Friday, February 13, 2009

How to deal.

This is the tribute I read at my grandfather's funeral yesterday.

When I was 12 and generally insecure, Grandpa came to Atlanta for a visit, sat with me and my brother at the kitchen table and taught us both how to play cards, a game of Rum 500. My brother picked the game up easily, whereas I was having difficulty even shuffling the deck because of my disability. So I complained, talked about how I didn’t want to play. But Grandpa wasn’t having any of that.

He showed me how he shuffled cards. He split the deck and then put it back together. And he did it again and again. It wasn’t fancy, but it got the job done. And he taught me that I could do it the same way. And I did it. Then I didn’t think I was dealing the cards fast enough. He told me that people would wait, that you do what you can with what you have. That’s how you deal cards. And that’s how you deal with life.

A couple times, I asked him for mercy, told him that I would get the hang of the game if he just “let me win” a couple hands.

He laughed at me.

“Let you win? LET YOU WIN? I’m not going to let you win anything. You’ll win when you know how to play.”

This was a man who’d beat you at checkers and not let you forget about it for the rest of the day. He was one of the funniest people ever, a real character. He was tough. He taught me how to make a quick, sarcastic comment. He taught me how to be strong, how to be confident. It works with a deck of cards. And it works when you’re going through your day.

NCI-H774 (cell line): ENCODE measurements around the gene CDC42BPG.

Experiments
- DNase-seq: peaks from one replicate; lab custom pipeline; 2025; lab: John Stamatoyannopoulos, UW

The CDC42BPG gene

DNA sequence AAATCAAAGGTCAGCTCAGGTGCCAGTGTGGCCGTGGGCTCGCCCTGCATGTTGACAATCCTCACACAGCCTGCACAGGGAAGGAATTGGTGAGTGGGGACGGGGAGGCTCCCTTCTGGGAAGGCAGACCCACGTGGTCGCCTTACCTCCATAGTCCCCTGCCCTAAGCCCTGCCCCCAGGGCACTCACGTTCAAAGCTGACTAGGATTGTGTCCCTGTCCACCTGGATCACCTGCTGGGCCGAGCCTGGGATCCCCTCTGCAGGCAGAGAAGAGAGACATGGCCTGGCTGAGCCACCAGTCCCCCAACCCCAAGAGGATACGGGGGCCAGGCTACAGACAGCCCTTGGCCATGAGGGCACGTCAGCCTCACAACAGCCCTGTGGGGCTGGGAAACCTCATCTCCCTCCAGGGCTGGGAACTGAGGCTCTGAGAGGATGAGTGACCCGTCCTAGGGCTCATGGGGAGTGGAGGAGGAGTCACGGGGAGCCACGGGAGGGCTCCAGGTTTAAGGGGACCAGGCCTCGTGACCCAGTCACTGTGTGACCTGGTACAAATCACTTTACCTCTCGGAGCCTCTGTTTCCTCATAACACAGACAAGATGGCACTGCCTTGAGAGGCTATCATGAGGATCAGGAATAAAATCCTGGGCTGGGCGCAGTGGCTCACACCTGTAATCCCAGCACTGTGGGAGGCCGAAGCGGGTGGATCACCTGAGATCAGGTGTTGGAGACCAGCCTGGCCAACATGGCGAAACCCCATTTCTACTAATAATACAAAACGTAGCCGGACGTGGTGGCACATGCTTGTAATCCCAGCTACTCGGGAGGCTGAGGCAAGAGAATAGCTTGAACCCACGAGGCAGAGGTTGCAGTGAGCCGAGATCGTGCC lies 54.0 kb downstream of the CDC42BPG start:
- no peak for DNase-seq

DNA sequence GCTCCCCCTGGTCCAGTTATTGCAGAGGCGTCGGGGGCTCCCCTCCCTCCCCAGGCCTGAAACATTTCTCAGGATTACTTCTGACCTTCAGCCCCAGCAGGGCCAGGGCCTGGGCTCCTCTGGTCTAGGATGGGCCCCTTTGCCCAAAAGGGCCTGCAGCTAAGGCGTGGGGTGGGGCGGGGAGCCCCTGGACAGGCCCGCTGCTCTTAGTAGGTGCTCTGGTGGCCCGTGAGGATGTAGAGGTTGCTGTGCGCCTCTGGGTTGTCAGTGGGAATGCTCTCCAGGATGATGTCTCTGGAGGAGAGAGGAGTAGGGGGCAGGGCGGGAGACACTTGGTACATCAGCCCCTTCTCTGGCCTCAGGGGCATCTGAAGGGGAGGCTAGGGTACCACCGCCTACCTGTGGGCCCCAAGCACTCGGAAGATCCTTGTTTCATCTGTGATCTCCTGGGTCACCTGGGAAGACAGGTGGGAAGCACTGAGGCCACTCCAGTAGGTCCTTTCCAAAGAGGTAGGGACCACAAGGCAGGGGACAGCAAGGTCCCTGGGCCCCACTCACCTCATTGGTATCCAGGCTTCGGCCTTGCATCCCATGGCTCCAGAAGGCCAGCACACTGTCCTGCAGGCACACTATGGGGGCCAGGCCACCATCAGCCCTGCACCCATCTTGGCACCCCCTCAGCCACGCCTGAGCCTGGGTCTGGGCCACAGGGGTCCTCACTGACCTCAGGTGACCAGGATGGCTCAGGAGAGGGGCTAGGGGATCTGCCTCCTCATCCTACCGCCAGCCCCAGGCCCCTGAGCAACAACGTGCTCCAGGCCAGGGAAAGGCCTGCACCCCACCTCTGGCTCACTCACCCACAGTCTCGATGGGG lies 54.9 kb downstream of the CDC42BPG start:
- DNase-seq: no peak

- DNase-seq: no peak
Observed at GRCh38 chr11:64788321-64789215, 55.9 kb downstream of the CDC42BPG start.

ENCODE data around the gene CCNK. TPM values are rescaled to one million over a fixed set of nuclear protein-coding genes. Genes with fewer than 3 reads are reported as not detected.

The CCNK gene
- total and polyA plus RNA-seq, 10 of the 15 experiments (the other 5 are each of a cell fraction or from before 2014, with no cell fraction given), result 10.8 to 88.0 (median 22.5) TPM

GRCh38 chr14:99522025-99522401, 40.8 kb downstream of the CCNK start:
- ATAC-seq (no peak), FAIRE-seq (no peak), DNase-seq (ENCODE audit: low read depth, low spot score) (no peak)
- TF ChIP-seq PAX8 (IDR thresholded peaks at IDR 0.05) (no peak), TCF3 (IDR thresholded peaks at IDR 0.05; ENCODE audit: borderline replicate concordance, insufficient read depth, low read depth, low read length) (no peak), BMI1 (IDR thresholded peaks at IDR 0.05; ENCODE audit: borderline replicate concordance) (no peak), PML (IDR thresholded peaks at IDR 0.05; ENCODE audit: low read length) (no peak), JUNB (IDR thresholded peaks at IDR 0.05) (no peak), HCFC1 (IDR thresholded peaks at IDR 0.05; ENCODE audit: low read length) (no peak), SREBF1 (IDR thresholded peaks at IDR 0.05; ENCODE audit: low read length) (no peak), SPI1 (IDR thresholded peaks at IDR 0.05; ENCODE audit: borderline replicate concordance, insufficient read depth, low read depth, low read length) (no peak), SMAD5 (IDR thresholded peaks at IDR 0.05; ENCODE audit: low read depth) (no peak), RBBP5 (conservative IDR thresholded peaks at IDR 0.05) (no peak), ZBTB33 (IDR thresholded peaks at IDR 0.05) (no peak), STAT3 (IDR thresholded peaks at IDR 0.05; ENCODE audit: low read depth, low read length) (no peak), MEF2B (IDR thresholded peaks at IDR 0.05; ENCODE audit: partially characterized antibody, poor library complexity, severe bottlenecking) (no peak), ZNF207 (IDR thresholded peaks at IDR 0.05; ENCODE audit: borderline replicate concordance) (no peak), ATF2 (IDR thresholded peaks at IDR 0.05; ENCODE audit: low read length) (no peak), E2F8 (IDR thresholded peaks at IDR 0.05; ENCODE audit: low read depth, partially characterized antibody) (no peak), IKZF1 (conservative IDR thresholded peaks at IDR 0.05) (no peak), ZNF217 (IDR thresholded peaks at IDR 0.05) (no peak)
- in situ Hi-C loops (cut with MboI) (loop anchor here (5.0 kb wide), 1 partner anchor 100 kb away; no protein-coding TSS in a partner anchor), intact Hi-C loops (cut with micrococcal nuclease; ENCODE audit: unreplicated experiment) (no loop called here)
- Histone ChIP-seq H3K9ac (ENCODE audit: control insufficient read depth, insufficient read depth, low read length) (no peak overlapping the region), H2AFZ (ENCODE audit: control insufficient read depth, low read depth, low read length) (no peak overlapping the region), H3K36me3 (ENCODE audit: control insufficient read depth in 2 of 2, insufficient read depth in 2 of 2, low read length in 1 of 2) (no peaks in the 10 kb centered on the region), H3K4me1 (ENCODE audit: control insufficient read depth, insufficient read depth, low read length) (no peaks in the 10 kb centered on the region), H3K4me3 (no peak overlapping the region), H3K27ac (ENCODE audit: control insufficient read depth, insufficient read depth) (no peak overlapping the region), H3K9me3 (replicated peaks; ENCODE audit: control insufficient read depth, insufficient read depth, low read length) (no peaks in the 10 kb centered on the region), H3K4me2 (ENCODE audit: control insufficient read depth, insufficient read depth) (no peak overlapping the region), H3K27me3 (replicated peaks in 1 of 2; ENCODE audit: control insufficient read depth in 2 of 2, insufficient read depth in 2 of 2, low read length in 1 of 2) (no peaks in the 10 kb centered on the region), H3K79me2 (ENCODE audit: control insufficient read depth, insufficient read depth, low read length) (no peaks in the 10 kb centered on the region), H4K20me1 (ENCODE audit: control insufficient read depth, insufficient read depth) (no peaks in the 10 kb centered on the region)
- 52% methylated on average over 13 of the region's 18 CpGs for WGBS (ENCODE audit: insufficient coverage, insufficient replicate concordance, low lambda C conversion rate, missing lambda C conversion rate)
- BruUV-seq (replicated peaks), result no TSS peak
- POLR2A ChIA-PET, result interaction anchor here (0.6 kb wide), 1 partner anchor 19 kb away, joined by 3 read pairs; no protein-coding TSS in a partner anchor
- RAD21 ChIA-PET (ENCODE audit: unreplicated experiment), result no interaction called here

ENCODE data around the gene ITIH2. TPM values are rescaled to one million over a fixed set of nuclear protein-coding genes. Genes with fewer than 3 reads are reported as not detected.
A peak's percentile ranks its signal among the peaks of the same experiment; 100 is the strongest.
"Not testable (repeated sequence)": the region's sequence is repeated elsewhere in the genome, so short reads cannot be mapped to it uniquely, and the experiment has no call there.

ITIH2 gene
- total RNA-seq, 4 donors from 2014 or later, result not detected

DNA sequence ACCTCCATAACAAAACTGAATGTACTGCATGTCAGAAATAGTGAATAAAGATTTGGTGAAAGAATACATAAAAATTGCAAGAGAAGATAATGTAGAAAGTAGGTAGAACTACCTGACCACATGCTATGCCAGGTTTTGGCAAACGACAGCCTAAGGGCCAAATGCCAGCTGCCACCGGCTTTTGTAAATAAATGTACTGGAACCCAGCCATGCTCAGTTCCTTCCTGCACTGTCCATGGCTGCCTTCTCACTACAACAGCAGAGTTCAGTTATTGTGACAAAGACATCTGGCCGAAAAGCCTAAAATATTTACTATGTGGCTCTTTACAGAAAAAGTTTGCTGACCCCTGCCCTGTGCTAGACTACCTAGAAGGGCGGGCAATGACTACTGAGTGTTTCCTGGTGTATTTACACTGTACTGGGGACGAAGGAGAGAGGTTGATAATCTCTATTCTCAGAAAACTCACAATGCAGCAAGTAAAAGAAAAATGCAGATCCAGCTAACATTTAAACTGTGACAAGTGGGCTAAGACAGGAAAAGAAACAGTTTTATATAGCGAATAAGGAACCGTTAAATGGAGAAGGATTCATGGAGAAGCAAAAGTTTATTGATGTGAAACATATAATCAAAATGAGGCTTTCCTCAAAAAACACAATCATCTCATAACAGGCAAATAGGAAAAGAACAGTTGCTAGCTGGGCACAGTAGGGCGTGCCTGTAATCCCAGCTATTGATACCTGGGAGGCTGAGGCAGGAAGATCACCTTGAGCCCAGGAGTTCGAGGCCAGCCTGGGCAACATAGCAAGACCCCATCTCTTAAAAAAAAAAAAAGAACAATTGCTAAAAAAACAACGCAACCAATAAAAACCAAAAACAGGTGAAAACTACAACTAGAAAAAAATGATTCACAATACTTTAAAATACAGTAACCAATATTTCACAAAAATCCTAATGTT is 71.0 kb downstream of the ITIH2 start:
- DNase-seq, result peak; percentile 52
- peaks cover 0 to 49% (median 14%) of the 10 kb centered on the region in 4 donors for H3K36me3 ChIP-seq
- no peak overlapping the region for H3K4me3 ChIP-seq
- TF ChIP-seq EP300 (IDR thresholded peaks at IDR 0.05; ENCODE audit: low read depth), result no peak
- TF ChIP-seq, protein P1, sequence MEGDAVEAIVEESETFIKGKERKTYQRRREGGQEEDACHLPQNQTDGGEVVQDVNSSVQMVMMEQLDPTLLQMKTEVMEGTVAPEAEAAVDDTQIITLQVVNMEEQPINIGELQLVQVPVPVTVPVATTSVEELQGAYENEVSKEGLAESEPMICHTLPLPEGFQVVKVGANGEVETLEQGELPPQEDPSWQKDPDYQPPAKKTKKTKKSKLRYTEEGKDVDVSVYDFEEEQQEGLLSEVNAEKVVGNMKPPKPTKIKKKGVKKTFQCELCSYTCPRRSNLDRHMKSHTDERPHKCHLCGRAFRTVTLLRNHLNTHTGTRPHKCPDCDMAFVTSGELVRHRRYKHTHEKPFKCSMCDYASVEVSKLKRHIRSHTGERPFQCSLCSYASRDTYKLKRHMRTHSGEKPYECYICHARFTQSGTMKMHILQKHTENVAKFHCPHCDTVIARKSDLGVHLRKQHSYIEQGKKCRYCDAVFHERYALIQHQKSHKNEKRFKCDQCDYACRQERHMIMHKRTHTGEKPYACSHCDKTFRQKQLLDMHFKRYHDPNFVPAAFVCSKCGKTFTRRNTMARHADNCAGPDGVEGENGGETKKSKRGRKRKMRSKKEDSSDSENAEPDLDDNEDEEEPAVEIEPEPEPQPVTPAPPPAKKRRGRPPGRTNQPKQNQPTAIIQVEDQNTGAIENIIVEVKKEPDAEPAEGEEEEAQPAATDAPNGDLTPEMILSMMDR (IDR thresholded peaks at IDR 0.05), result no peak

And he was right. Victories aren't given. You win when you know how to play.

Once, when I was a toddler, he put me on the tire swing behind his house, and I was nervous. And I think my parents were even a little scared. But he told me it’d be OK. He told me that all I had to do was hang on. I’m still hanging on.

Grandpa was great. He inspired this passion and strength in every member of his family. I will carry him with me – in every card game, in every joke, in every stubborn argument and in every accomplishment worth fighting for - for the rest of my life. Every one of us who loved him, who learned from him will do that.